Central government outlines plans to give southern metropolis more autonomy in key areas following Xi Jinping’s pledge to promote next stage of reform

Southern metropolis to be given power to develop laws in fields such as artificial intelligence and big data and start a stock index futures contract

Shenzhen will be granted autonomy to make its own laws on artificial intelligence and big data, relax visa restrictions to attract foreign talent, and start a stock futures index under the latest plans to boost its role as tech and finance hub.

The National Development and Reform Commission (NDRC) published a list of 40 specific areas in which Shenzhen could make reforms or undertake new ventures in coming years.

The city has been earmarked as a model for the country’s development and the new measures aim to develop six areas: financial markets, the business environment, technology and innovation, international cooperation, public services and city management.

“Over one hundred existing laws and policies will have to be adjusted along with the proposed reforms. This is innovative and groundbreaking, and also shows the effort and determination of the central government in further reforming [Shenzhen]” Ning Jizhe, vice-chairman of the NDRC, told a press conference on Sunday.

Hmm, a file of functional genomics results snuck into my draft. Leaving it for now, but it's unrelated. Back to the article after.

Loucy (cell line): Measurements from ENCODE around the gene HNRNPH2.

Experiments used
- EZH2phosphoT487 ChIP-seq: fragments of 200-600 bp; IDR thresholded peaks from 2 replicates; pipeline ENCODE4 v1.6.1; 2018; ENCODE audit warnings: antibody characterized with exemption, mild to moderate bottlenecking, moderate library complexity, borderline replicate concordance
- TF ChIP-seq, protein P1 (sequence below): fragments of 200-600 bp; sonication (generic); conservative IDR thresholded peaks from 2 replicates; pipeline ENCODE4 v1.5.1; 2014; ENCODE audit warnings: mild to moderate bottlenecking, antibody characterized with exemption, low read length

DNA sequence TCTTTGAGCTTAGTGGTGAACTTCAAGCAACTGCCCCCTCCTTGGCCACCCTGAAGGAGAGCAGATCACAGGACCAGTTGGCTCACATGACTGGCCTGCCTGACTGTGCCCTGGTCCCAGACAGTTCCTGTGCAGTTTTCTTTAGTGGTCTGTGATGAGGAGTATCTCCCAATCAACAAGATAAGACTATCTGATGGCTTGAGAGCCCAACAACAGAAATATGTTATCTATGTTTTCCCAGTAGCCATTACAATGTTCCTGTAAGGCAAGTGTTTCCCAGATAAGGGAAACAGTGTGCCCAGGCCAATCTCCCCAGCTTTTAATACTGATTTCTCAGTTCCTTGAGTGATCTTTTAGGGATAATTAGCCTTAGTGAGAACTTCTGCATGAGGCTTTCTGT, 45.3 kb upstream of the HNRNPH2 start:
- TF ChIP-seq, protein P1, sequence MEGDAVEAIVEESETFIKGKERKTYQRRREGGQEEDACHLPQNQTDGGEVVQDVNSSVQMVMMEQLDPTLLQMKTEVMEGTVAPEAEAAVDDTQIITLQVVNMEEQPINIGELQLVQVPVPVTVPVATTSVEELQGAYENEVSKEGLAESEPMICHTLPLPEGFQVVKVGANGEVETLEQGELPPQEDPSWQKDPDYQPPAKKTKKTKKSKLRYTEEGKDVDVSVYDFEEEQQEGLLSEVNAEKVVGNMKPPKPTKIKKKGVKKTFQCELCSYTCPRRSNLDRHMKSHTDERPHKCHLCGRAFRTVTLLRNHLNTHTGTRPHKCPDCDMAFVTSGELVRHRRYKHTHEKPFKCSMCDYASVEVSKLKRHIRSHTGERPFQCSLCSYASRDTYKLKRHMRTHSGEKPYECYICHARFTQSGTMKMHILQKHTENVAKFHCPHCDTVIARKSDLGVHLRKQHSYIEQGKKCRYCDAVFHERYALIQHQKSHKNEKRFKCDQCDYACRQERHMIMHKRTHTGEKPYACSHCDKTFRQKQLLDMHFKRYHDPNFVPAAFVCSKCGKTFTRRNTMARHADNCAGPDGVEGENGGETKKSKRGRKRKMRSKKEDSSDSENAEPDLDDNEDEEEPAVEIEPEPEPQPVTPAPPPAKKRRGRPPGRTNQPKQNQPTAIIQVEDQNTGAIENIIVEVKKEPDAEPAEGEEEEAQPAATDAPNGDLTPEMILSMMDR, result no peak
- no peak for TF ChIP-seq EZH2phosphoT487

The key measures include giving Shenzhen greater autonomy to make laws in areas such as artificial intelligence (AI), big data, biotechnology, unmanned aerial vehicles and self-driving cars.

The government document also further detailed policies that would enhance its ability to attract foreign talent to work and invest in the city, including a simplified route for foreigners to apply for visas for vacancies where their skills are needed and for highly skilled workers to gain permanent residency.

Shenzhen will also start a stock futures index, and encourage innovative companies to pursue initial public offerings on the Shenzhen Stock Exchange, the document said.

The detailed measures follow a speech by President Xi Jinping last week to mark the 40th anniversary of its designation as a special economic zone, in which he promised to give the city more autonomy for its “next stage of reform”.

Xi said these reforms would help it to become a world-class innovation powerhouse and model of economic reform for the nation in a time of global “turmoil and change”.

He also said Shenzhen would be an important engine to drive the development of the Greater Bay Area and promote the integration of Hong Kong and Macau.

Last week, Beijing issued a broad new five-year plan for Shenzhen, home to some of the country’s leading technology companies including Huawei, Tencent and drone maker DJI.

“Our goal is that by the end of next year, Shenzhen’s business environment will be ranked in the top 20 in the world according to the World Bank’s standards. By 2025, we will need to make Shenzhen into one of the world’s most advanced cities and a top choice for innovative start-ups and investments,” Shenzhen’s mayor Chen Rugui told Sunday’s press conference.